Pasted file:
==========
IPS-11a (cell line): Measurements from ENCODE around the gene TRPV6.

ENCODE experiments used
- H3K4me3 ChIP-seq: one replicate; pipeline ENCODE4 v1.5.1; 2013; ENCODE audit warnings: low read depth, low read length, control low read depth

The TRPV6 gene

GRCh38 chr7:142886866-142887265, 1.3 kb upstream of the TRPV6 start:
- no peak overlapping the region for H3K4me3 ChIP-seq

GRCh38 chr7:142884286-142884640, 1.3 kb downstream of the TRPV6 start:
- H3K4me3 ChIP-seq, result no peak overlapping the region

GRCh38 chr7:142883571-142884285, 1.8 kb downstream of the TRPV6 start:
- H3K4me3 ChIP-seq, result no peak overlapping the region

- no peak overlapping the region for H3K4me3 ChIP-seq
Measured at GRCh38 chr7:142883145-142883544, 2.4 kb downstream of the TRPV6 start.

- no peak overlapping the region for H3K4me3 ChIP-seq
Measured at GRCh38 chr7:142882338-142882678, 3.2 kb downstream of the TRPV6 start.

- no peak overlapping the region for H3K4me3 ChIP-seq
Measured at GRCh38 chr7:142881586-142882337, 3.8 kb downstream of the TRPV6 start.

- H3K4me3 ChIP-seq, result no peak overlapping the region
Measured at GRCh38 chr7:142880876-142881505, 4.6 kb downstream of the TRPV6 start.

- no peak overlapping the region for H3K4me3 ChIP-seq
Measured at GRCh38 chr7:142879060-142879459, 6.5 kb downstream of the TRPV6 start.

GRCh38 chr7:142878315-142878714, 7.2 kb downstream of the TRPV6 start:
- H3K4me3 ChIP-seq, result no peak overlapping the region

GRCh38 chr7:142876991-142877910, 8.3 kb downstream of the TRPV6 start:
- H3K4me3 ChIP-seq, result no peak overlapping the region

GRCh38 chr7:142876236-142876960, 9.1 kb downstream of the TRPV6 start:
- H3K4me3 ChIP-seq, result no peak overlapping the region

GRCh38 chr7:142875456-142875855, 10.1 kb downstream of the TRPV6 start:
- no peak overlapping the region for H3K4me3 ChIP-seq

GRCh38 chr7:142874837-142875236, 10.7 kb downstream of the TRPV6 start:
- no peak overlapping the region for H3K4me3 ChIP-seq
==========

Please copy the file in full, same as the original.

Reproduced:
IPS-11a (cell line): Measurements from ENCODE around the gene TRPV6.

ENCODE experiments used
- H3K4me3 ChIP-seq: one replicate; pipeline ENCODE4 v1.5.1; 2013; ENCODE audit warnings: low read depth, low read length, control low read depth

The TRPV6 gene

GRCh38 chr7:142886866-142887265, 1.3 kb upstream of the TRPV6 start:
- no peak overlapping the region for H3K4me3 ChIP-seq

GRCh38 chr7:142884286-142884640, 1.3 kb downstream of the TRPV6 start:
- H3K4me3 ChIP-seq, result no peak overlapping the region

GRCh38 chr7:142883571-142884285, 1.8 kb downstream of the TRPV6 start:
- H3K4me3 ChIP-seq, result no peak overlapping the region

- no peak overlapping the region for H3K4me3 ChIP-seq
Measured at GRCh38 chr7:142883145-142883544, 2.4 kb downstream of the TRPV6 start.

- no peak overlapping the region for H3K4me3 ChIP-seq
Measured at GRCh38 chr7:142882338-142882678, 3.2 kb downstream of the TRPV6 start.

- no peak overlapping the region for H3K4me3 ChIP-seq
Measured at GRCh38 chr7:142881586-142882337, 3.8 kb downstream of the TRPV6 start.

- H3K4me3 ChIP-seq, result no peak overlapping the region
Measured at GRCh38 chr7:142880876-142881505, 4.6 kb downstream of the TRPV6 start.

- no peak overlapping the region for H3K4me3 ChIP-seq
Measured at GRCh38 chr7:142879060-142879459, 6.5 kb downstream of the TRPV6 start.

GRCh38 chr7:142878315-142878714, 7.2 kb downstream of the TRPV6 start:
- H3K4me3 ChIP-seq, result no peak overlapping the region

GRCh38 chr7:142876991-142877910, 8.3 kb downstream of the TRPV6 start:
- H3K4me3 ChIP-seq, result no peak overlapping the region

GRCh38 chr7:142876236-142876960, 9.1 kb downstream of the TRPV6 start:
- H3K4me3 ChIP-seq, result no peak overlapping the region

GRCh38 chr7:142875456-142875855, 10.1 kb downstream of the TRPV6 start:
- no peak overlapping the region for H3K4me3 ChIP-seq

GRCh38 chr7:142874837-142875236, 10.7 kb downstream of the TRPV6 start:
- no peak overlapping the region for H3K4me3 ChIP-seq